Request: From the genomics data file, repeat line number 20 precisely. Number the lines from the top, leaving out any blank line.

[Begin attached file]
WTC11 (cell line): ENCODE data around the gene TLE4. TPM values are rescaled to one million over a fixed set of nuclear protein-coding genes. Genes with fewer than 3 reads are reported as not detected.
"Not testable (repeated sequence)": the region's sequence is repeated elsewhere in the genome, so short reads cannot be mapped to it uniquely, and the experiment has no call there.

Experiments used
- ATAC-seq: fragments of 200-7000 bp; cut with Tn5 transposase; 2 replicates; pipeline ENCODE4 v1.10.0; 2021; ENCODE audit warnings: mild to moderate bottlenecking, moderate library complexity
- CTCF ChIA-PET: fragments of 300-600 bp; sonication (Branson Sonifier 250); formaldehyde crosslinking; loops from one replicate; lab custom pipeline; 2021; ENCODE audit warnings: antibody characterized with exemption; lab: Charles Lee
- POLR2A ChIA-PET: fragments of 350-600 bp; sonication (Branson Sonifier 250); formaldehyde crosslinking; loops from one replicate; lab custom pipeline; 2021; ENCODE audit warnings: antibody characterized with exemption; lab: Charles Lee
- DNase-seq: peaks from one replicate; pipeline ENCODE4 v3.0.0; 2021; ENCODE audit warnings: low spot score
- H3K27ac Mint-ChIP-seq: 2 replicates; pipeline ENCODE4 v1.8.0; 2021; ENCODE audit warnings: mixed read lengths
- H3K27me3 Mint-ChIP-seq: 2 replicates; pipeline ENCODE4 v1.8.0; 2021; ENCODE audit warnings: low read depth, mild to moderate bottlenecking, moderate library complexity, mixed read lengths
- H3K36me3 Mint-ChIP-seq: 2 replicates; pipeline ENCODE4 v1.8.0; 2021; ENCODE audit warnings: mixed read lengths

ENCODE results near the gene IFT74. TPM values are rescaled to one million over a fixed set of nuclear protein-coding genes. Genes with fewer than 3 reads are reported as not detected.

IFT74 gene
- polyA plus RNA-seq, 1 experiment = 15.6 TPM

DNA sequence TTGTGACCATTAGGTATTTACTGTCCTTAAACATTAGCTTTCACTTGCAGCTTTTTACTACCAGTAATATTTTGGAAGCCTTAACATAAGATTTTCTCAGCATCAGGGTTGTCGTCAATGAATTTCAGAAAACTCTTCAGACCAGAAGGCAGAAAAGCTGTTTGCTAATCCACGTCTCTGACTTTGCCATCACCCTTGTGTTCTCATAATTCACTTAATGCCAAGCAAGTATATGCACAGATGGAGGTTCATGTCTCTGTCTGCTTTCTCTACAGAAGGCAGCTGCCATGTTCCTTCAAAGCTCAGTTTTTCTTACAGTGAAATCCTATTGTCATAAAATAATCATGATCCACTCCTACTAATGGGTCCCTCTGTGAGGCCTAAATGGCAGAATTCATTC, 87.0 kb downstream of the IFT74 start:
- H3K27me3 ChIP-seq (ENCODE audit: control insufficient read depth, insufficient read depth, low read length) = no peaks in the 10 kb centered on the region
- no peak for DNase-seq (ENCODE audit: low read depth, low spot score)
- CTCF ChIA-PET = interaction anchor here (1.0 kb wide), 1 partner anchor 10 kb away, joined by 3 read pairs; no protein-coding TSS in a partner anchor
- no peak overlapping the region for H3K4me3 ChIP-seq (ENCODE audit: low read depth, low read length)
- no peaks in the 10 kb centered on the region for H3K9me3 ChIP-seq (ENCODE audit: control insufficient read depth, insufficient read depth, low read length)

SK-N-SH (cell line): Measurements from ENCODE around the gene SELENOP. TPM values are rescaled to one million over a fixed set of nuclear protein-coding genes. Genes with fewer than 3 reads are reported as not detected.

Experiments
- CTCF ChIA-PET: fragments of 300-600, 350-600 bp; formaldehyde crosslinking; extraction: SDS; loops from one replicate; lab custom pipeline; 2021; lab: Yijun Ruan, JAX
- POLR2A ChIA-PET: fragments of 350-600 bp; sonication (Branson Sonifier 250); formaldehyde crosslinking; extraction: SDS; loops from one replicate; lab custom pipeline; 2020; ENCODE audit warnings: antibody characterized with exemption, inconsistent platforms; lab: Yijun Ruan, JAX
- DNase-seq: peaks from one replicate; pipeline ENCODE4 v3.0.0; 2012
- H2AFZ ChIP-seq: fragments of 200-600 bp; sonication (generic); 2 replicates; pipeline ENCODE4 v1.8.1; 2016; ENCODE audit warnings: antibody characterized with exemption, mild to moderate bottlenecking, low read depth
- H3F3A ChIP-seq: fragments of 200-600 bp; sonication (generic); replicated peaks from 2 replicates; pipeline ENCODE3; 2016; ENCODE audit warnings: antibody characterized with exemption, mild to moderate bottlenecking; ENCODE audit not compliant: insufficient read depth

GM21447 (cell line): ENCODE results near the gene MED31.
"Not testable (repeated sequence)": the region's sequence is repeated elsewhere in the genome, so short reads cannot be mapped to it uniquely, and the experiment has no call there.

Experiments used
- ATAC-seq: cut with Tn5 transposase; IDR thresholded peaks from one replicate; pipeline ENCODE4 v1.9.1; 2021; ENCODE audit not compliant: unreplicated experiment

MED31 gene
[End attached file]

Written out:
SK-N-SH (cell line): Measurements from ENCODE around the gene SELENOP. TPM values are rescaled to one million over a fixed set of nuclear protein-coding genes. Genes with fewer than 3 reads are reported as not detected.